The University of Florida Center for Arts in Medicine and ArtPlace America launched Creating Healthy Communities: Arts + Public Health in America. The two-year national initiative is designed to accelerate collaboration among arts and culture, public health, and community development professionals, organizations and individuals seeking to build stronger and healthier communities in the U.S.
As part of this initiative, we hosted a series of convening sessions around the United States. Our seventh session was held in Lexington, Kentucky, on September 9 and 10. Participants of this group focused on social cohesion and health equity. While the group of participants included a diverse array of practitioners and stakeholders, an intentional effort was made to curate the working group to include scholars with commitment to promoting equitable health outcomes and social connection for health. The working group explored a conceptual framework and “Social Cohesion Theory of Change” proposed by Metris Arts Consulting and developed with support from several of the working group partner organizations.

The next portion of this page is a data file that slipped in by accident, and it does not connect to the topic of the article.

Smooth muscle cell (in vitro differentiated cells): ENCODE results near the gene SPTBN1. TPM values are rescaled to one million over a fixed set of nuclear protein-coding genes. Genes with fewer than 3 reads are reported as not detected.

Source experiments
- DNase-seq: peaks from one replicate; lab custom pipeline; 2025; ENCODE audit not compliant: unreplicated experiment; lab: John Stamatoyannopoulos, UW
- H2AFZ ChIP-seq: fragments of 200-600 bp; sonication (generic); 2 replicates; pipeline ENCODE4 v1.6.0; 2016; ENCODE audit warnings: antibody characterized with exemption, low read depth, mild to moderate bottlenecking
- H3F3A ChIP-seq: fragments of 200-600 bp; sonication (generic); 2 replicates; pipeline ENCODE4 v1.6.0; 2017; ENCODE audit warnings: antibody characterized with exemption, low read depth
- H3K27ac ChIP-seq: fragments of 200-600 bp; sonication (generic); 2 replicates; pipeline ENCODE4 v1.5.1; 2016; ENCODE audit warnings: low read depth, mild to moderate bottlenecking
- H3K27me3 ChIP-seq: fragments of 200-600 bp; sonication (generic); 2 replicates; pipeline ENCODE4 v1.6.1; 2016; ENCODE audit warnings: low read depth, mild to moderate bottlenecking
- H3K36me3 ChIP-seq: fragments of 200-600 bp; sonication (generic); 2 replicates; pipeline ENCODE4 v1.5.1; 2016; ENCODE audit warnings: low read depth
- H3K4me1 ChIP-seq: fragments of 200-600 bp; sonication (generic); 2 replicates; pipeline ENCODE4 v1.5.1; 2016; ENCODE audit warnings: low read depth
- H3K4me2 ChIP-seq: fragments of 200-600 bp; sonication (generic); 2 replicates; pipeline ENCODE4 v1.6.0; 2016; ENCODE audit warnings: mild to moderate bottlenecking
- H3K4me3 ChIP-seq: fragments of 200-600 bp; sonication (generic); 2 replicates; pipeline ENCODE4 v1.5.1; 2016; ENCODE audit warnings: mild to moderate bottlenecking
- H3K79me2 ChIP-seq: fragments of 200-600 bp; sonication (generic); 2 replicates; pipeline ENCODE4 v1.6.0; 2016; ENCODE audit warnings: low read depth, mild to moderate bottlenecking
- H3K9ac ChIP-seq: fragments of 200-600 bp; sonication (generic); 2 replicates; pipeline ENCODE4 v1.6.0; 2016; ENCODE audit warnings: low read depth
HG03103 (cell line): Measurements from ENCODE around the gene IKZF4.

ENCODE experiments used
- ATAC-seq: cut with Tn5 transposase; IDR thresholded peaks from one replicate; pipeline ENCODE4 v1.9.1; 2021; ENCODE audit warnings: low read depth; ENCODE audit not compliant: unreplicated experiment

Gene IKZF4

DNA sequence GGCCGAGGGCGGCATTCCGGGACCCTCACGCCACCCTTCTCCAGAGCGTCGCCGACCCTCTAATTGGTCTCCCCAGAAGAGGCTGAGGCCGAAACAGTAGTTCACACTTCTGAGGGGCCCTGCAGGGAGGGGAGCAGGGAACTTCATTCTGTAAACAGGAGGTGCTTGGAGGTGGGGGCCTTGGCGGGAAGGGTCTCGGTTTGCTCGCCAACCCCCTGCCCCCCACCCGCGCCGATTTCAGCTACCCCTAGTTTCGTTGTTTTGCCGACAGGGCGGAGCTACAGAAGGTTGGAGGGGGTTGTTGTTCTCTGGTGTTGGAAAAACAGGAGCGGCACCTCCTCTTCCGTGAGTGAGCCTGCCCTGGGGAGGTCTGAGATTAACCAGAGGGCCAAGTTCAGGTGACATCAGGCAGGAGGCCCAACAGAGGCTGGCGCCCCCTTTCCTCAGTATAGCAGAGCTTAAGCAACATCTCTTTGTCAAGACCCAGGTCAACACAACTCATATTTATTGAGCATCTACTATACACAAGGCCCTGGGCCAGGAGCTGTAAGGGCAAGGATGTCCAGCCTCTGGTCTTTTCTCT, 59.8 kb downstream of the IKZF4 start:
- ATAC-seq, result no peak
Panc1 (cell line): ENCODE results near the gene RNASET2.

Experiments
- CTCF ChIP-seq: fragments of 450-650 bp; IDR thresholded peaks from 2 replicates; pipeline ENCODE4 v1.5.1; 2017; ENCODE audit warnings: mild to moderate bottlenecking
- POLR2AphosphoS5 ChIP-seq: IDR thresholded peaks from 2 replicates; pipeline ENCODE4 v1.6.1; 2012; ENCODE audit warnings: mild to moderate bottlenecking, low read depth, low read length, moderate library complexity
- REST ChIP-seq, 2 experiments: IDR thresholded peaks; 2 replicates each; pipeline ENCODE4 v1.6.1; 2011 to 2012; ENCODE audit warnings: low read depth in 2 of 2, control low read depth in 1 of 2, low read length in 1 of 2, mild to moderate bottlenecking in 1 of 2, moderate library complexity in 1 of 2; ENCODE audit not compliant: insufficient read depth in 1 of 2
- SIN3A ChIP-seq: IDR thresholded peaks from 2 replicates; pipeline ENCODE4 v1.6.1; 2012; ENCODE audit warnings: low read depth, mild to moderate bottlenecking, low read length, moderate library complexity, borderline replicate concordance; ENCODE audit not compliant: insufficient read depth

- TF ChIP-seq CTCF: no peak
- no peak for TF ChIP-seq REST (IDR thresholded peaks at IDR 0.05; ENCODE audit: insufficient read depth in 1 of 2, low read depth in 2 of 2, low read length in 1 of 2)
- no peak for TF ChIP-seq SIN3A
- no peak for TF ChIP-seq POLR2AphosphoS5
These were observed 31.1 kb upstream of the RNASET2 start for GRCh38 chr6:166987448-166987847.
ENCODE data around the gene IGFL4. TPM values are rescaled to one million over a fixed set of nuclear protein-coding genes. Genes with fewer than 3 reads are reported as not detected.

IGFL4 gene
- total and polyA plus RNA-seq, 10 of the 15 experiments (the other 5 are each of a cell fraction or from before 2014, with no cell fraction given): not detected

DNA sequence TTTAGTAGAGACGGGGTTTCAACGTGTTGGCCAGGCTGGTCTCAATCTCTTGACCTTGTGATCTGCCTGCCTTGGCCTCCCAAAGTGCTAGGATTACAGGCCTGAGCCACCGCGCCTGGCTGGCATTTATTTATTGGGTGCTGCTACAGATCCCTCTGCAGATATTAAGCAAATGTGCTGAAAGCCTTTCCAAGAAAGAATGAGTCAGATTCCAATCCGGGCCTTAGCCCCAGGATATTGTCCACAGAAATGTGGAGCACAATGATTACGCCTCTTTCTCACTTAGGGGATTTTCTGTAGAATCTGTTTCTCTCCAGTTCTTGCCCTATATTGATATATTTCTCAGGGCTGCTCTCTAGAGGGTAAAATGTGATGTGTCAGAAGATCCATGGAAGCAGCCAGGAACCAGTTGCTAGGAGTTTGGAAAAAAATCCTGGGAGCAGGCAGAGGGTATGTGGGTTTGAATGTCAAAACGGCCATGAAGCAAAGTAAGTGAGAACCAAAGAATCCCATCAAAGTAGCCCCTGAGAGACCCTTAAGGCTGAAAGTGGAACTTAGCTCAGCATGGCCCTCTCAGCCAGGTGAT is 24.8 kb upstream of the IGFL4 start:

The goal of this convening was to advance dialogue and strategy around several ideas through local site visits, performance, presentations, and structured dialogues. These ideas included:
- people are healthier when they are less isolated and more connected;
- people can improve the health of their communities when they find common ground for organizing;
- arts can be a powerful instrument for the expression of cultural identity; and
- arts are a source for the bonding and mutual support that leads to more cohesive, stronger and healthier communities.
We invite you to read more about the Lexington, Kentucky Working Group Proceedings.
This convening was is in partnership between PolicyLink, Metris Arts Consulting and the University of Florida Center for Arts in Medicine, and is supported by ArtPlace America, the University of Florida Center for Arts in Medicine, the Kresge Foundation, the Robert Wood Johnson Foundation, and the Bush Foundation. The meeting was hosted by hosted by the University of Kentucky Center for Appalachian Research in Environmental Sciences & UK Center of Excellence in Rural Health. The Kresge Foundation and the John S. and James L. Knight Foundation supported the research we used in the session, and the National Endowment for the Arts provided technical guidance.